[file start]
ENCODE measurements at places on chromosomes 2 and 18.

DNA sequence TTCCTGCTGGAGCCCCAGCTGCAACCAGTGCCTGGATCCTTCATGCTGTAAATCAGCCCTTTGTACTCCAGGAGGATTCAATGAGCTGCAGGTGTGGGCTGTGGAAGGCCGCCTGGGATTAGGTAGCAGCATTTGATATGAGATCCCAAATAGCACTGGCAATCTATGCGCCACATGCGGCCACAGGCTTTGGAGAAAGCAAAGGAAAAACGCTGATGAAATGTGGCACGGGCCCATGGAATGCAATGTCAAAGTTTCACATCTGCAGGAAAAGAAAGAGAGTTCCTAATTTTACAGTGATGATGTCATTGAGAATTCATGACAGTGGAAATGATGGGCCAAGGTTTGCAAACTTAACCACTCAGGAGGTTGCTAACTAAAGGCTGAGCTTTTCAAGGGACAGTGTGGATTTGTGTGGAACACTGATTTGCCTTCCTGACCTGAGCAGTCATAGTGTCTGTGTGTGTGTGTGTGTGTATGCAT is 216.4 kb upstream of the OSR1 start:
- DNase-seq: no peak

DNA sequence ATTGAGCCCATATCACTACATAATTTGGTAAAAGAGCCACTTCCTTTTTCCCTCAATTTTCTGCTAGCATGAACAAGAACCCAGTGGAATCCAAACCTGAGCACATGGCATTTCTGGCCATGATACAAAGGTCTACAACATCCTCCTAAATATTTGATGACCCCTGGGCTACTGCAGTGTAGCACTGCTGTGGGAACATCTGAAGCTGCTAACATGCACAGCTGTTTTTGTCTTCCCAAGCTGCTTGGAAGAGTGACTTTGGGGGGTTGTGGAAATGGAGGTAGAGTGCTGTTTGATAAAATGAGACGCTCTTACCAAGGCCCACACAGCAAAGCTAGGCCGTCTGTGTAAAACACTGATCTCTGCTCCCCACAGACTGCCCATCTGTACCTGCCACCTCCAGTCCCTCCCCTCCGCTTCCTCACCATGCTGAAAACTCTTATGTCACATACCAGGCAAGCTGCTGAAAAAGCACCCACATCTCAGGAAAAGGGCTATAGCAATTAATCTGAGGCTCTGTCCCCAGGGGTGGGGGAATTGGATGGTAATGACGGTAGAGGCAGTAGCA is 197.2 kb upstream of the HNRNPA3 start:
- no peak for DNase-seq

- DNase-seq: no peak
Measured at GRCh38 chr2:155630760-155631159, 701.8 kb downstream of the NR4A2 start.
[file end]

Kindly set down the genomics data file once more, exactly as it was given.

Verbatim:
ENCODE measurements at places on chromosomes 2 and 18.

DNA sequence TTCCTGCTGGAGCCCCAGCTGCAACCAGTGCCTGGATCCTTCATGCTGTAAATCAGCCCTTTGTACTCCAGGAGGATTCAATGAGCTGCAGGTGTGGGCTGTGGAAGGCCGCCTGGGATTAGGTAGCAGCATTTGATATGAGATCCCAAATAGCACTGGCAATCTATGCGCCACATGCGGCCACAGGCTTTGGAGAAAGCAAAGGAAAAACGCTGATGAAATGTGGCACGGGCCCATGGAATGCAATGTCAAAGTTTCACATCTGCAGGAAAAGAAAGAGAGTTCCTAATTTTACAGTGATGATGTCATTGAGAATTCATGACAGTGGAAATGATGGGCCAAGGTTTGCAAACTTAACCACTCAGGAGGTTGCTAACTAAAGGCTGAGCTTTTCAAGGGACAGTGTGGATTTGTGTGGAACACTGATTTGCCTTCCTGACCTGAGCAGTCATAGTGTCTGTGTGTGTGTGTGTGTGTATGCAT is 216.4 kb upstream of the OSR1 start:
- DNase-seq: no peak

DNA sequence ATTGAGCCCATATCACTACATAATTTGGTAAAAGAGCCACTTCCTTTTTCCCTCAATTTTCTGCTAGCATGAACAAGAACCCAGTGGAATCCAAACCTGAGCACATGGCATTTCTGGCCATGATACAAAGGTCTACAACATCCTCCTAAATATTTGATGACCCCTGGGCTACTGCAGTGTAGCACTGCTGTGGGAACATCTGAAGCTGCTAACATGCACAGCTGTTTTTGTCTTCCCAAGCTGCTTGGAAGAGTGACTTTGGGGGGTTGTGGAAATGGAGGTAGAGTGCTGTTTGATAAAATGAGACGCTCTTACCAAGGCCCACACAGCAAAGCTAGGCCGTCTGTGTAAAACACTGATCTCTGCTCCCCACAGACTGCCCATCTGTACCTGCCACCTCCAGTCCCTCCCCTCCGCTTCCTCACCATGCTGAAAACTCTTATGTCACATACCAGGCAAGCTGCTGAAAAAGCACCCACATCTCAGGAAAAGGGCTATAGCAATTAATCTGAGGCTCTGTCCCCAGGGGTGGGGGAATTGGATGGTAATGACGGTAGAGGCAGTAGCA is 197.2 kb upstream of the HNRNPA3 start:
- no peak for DNase-seq

- DNase-seq: no peak
Measured at GRCh38 chr2:155630760-155631159, 701.8 kb downstream of the NR4A2 start.